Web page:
Skip to Main Content
It looks like you're using Internet Explorer 11 or older. This website works best with modern browsers such as the latest versions of Chrome, Firefox, Safari, and Edge. If you continue with this browser, you may see unexpected results.

Crisis in Ukraine:  

Blue and yellow fabric of the Ukrainian flag

About

About this guide


Looking for resources about the current crisis in Ukraine? The Camosun Library can help.


If you have suggestions for resources that are not yet part of our collection, please let us know by emailing your ideas to library@camosun.ca.

News sources

Information & analysis

Identifying information

Venn Diagram of Information Disorder

Combat misinformation, disinformation, and malinformation by conducting lateral research:

Evaluate your source

  • Read and evaluate information fully before believing or sharing it.
  • Question the trust-worthiness of your source. Consider author and organization bias, editorialization, and factuality.
  • Not sure? Ask a librarian – we are here to help!

Research the author and publisher

  • Find out more by seeing what other trusted sources think of them.
  • Investigate their credentials; educational, professional, and community affiliations.

Fact-check claims

  • Find corroborating news reports from trusted sources.
  • Check government or organizational websites for supporting figures and related information.

Begin your search

The following is a starter list of some possible subject headings to begin your research. Experiment with these – and other search terms of your choosing (including place, time period, theme) – by combining them in various ways when you search:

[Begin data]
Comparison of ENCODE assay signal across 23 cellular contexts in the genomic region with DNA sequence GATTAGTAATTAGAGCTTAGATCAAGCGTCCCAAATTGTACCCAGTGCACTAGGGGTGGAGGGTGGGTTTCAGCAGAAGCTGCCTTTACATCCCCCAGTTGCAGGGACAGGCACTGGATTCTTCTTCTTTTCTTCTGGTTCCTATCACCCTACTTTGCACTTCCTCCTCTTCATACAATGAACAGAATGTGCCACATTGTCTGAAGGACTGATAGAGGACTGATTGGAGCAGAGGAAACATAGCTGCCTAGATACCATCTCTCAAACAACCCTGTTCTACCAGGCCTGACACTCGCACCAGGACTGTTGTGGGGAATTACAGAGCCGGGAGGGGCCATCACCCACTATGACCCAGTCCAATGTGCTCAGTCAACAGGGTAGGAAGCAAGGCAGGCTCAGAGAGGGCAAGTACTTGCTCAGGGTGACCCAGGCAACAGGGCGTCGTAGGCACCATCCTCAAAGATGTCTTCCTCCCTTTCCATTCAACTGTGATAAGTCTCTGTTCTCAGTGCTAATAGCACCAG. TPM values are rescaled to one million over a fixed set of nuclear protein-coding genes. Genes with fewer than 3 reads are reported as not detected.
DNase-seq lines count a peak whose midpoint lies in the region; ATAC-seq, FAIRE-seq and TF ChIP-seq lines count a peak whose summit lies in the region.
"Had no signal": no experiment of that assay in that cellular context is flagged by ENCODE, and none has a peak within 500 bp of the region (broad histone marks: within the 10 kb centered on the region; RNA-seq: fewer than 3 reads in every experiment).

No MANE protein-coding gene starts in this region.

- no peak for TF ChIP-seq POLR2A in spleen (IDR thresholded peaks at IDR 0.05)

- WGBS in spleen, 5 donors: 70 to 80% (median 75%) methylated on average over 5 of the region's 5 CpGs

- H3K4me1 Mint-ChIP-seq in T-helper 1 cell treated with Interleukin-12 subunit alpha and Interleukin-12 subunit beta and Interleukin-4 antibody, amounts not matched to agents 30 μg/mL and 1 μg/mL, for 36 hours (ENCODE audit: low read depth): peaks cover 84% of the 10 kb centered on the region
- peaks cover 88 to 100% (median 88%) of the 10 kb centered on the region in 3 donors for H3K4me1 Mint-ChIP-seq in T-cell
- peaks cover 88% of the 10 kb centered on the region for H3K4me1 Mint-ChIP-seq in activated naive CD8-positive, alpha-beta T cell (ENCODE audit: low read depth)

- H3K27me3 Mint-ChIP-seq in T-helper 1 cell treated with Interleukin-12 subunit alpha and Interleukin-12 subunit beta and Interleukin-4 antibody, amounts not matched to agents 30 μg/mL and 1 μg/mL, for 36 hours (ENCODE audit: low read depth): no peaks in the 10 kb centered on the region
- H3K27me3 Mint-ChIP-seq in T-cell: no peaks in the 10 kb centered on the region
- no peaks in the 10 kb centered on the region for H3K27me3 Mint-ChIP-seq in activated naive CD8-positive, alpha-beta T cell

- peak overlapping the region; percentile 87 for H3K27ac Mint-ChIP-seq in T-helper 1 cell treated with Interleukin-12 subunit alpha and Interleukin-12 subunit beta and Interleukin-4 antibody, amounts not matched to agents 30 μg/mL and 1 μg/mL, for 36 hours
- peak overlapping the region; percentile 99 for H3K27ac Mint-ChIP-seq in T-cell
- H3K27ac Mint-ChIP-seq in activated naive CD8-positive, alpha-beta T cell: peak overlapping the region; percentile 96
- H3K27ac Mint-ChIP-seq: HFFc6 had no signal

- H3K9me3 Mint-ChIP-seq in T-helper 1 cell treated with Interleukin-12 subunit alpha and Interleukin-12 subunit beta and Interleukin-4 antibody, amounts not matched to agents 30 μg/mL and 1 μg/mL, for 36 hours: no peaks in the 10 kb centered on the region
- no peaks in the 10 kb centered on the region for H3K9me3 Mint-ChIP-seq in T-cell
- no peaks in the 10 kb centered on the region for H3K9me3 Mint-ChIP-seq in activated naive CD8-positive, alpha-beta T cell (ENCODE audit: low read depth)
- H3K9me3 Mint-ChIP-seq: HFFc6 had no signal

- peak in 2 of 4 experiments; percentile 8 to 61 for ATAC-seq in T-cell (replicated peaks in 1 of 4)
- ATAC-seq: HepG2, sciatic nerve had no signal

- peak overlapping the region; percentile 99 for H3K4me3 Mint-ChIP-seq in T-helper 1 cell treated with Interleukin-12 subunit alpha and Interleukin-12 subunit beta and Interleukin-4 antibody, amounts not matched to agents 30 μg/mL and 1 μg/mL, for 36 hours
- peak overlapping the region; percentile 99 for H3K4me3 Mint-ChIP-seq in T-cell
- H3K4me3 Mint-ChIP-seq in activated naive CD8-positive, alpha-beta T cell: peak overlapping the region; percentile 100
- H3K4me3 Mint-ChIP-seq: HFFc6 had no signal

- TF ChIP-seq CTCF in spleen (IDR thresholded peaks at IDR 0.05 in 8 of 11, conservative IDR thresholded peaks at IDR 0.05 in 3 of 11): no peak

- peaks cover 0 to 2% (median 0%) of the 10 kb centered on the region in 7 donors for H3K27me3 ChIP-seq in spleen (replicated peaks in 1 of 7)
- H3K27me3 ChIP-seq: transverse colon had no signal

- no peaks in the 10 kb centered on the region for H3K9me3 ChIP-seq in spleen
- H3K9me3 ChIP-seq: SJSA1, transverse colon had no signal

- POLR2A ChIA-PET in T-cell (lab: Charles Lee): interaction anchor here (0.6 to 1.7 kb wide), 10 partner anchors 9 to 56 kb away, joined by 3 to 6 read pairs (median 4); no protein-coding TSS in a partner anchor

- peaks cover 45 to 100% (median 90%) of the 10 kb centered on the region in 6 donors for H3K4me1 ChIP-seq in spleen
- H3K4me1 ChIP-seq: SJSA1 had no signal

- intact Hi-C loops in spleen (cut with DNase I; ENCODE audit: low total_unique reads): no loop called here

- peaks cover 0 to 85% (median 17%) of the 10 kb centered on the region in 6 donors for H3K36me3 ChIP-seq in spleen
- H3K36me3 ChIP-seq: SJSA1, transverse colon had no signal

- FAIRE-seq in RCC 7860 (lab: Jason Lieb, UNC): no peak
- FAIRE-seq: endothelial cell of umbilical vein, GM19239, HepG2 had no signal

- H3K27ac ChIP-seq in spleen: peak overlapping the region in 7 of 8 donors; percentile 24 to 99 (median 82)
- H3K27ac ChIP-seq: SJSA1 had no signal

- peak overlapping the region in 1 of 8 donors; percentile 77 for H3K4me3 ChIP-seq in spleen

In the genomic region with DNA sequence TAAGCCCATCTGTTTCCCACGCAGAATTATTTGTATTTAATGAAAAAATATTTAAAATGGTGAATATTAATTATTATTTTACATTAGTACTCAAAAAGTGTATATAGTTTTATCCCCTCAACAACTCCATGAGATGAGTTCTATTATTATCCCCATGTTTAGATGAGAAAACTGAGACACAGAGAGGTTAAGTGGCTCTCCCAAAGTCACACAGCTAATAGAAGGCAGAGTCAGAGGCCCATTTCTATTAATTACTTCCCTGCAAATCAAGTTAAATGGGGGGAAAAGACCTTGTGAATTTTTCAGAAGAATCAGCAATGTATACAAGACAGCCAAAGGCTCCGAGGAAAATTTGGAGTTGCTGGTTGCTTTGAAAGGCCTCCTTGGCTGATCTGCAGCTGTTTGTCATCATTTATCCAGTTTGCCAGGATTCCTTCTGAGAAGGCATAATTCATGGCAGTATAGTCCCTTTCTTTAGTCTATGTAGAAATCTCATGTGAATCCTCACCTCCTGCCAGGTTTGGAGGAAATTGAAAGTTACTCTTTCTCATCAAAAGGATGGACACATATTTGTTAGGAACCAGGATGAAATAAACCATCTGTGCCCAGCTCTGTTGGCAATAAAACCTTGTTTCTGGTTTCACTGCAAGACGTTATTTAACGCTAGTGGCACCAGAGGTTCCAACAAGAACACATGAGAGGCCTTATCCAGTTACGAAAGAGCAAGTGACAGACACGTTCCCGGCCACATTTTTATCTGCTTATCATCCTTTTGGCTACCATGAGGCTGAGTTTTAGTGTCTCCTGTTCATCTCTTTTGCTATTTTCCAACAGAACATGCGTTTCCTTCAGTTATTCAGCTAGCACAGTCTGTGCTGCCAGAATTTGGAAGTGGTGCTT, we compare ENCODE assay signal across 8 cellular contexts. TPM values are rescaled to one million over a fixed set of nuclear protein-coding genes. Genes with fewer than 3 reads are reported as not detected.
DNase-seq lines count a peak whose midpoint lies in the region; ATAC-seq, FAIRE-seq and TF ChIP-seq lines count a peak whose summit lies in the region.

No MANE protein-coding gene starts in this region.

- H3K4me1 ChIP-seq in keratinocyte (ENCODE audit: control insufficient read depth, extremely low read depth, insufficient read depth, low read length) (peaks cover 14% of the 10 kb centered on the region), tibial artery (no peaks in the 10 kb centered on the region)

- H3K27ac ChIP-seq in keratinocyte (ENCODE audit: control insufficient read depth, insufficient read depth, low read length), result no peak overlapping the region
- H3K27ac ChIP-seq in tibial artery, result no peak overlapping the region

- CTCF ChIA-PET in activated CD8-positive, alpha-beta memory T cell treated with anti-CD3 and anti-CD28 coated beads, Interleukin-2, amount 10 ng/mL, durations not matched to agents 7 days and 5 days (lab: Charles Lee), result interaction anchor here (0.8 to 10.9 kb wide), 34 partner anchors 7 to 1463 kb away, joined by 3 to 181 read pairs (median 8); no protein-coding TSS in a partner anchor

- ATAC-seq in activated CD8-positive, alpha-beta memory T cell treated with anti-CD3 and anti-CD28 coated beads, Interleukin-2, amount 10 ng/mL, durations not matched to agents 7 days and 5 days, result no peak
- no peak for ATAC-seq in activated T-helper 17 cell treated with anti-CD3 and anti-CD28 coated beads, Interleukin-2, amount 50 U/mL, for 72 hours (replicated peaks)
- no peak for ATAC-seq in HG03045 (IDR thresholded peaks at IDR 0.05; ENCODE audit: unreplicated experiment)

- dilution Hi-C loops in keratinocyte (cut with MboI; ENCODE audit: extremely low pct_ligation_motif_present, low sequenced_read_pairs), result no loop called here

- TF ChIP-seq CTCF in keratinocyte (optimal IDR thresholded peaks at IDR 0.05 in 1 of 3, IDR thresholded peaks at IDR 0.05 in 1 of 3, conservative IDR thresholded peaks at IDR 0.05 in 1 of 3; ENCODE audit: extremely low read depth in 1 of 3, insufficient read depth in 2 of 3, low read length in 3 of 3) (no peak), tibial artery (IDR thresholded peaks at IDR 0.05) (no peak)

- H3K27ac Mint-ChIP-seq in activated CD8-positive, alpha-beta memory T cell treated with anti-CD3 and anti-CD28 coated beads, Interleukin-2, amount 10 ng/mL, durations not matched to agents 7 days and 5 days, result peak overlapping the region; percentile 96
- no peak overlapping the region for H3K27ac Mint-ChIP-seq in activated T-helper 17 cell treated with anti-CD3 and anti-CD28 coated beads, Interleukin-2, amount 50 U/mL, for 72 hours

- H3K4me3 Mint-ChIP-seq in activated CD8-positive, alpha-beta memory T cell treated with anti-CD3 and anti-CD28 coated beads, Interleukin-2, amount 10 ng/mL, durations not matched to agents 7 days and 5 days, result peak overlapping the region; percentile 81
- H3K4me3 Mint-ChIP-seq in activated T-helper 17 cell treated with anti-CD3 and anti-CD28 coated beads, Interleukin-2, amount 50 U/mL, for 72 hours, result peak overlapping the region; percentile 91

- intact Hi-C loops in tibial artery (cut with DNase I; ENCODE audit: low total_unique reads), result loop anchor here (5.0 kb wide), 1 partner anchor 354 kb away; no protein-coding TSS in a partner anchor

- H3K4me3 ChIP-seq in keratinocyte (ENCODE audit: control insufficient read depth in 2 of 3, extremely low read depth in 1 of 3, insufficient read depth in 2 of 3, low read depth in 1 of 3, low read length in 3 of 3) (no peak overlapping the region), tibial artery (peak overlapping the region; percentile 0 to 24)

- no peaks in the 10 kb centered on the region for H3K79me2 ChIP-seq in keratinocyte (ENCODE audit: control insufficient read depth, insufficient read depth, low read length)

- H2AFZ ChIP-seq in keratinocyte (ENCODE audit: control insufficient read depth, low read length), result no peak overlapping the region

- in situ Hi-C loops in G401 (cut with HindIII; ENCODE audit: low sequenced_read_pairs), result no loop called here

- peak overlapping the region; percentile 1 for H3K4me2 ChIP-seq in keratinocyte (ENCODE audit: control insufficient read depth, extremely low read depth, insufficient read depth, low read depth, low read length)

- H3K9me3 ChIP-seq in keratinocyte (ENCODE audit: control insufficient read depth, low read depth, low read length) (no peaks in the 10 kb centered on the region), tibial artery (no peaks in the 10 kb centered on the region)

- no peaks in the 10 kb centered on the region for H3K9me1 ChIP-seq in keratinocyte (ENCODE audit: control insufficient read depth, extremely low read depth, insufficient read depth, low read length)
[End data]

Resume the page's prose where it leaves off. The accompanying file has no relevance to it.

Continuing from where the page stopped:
• Ukraine -- History -- 20th Century
  • Ukraine -- History -- 21st Century
  • Ukraine -- Politics and government -- 1991-
  • Ukraine -- History -- Orange Revolution, 2004
  • Ukraine -- History -- Euromaidan Protests, 2013-2014
  • Ukraine -- Conflict 2014-
  • Putin, Vladimir Vladimirovich, 1952-
  • Russia (Federation) -- Politics and government -- 1991-
  • Russia (Federation) -- Foreign relations -- Ukraine
  • Soviet Union -- History -- 1985-1991
  • European Union
  • North Atlantic Treaty Organization

History

The Road to Unfreedom: Russia, Europe, America

Timothy Snyder, 2018
Call number: D 863 S59 2018

A History of Russia

Nicholas Riasanovsky & Mark Steinberg, 2011
Call number: DK 40 R5 2011

Jewish City or Inferno of Russian Israel?: A History of the Jews in Kiev Before February 1917

Victoria Khiterer, 2016
E-book and in print: DS 135 U42 K54523 2017